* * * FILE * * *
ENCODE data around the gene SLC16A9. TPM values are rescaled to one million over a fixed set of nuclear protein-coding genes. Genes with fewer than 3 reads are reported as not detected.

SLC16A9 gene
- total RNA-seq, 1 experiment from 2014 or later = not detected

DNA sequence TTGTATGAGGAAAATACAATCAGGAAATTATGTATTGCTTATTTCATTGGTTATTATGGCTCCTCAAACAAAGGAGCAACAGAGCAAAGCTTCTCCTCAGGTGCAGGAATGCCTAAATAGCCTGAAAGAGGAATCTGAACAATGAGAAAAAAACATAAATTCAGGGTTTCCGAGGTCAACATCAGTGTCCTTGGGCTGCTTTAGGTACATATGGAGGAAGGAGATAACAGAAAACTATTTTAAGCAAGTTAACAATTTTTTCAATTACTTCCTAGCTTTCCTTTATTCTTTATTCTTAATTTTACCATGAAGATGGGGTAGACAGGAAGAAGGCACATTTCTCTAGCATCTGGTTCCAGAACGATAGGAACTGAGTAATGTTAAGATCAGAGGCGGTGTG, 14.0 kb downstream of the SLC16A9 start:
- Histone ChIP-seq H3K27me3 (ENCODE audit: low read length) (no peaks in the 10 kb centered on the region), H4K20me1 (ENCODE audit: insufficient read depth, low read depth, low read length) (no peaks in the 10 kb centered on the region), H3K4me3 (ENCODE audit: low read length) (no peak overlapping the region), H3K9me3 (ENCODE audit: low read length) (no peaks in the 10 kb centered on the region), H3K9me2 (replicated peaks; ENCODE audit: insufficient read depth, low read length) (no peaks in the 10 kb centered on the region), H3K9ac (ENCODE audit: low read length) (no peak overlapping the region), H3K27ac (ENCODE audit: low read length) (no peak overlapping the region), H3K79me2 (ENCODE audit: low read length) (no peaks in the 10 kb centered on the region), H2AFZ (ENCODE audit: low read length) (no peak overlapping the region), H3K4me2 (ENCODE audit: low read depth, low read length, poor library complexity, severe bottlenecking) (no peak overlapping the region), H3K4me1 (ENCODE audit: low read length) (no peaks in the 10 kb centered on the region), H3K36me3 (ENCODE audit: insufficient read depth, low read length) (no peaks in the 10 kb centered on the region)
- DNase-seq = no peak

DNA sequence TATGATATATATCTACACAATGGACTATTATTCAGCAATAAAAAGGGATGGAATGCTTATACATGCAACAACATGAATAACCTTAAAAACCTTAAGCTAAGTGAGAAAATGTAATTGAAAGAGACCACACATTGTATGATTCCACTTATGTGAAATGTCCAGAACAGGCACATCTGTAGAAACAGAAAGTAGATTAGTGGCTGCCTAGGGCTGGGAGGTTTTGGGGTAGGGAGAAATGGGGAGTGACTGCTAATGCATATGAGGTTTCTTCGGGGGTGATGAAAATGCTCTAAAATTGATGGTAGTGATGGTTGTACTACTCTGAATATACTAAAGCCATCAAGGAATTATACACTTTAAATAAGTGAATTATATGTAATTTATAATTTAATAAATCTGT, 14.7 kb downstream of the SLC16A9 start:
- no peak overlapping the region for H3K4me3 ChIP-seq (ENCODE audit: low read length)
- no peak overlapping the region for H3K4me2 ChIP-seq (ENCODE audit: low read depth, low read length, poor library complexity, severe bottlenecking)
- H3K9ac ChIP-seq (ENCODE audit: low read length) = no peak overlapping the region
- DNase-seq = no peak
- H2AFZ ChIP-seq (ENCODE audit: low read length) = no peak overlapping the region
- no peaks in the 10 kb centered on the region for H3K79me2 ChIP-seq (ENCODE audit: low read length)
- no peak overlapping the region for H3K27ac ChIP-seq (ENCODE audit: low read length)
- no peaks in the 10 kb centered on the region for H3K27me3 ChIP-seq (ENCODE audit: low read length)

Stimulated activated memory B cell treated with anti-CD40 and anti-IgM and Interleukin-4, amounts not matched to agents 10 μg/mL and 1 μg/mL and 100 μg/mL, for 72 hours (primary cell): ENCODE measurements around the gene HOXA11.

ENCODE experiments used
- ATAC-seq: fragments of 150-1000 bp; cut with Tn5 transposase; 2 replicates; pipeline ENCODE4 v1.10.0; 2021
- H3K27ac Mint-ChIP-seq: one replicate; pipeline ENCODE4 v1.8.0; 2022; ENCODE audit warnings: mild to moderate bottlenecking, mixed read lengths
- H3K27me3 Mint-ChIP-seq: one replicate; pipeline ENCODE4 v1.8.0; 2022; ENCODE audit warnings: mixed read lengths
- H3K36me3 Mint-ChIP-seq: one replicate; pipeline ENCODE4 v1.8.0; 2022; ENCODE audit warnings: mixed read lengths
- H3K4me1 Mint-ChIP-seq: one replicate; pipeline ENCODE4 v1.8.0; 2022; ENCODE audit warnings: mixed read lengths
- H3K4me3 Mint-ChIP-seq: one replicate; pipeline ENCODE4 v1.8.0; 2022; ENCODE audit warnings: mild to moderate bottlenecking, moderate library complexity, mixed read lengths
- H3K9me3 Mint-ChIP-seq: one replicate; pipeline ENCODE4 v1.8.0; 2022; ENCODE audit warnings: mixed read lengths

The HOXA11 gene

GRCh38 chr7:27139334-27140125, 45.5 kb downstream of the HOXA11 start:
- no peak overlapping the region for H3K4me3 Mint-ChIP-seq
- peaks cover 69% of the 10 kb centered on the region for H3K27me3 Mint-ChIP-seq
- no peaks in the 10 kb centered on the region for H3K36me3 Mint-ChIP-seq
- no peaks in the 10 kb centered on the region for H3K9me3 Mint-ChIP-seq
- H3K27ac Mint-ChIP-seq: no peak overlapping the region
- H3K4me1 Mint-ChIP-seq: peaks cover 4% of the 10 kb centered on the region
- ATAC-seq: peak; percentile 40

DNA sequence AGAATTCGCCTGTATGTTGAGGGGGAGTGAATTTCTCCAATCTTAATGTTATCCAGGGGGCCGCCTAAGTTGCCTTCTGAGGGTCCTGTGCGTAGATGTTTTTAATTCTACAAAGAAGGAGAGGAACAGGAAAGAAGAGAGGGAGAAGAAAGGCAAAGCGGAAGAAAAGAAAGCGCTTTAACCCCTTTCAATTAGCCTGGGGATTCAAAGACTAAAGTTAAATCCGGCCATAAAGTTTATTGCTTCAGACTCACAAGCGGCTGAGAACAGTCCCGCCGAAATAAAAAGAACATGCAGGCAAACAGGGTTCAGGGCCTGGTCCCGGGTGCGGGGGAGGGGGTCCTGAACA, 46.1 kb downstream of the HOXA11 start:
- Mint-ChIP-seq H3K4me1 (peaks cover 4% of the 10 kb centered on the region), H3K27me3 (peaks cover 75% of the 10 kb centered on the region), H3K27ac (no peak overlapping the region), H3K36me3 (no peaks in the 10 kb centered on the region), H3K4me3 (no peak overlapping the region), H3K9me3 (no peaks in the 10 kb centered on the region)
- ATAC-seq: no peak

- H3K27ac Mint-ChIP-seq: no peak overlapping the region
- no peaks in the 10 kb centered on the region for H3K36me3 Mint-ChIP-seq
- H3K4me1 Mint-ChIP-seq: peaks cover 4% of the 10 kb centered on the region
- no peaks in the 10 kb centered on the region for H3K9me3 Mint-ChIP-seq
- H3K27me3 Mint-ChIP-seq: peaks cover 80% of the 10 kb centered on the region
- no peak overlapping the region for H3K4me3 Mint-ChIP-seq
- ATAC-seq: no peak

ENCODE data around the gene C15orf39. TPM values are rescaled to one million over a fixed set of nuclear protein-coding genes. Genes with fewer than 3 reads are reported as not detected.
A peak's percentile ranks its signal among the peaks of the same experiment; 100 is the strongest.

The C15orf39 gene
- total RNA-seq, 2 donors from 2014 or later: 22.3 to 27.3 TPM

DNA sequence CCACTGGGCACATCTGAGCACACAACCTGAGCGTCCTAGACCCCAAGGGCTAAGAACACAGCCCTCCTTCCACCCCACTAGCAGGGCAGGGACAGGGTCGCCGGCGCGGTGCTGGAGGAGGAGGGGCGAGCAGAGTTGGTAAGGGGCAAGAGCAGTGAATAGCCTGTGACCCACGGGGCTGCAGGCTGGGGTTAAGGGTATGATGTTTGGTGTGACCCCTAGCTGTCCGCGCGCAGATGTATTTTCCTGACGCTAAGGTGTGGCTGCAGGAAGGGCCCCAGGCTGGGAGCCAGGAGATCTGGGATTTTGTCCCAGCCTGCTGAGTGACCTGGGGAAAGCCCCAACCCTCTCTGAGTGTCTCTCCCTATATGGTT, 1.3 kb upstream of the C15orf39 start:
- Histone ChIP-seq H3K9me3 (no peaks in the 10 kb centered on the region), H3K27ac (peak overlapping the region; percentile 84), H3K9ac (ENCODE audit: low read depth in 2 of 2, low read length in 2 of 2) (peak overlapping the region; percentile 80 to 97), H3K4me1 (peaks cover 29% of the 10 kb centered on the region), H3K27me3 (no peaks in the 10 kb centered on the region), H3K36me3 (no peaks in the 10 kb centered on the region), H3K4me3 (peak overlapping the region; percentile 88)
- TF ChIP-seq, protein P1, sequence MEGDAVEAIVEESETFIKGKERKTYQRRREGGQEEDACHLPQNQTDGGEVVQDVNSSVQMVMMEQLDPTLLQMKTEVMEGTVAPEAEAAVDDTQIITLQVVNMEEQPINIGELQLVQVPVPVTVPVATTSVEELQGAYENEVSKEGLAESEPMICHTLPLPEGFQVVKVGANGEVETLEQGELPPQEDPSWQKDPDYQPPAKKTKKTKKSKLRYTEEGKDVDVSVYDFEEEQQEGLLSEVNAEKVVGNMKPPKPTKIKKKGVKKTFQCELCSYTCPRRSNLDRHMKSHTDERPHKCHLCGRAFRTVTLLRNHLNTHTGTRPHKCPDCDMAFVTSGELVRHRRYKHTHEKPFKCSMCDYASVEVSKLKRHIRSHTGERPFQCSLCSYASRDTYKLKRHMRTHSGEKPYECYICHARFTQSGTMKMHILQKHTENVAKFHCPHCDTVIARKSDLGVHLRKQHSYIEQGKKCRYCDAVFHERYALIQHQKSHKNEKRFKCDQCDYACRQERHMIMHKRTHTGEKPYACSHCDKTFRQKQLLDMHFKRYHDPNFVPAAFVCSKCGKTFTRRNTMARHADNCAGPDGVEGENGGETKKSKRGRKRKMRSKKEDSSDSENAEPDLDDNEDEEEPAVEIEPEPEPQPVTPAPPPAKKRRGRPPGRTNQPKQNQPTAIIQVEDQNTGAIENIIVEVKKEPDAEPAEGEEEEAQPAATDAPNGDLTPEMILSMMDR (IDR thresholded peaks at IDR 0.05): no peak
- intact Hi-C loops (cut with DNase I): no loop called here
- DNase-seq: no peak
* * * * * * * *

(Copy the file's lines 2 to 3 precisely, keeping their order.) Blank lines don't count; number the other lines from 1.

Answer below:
SLC16A9 gene
- total RNA-seq, 1 experiment from 2014 or later = not detected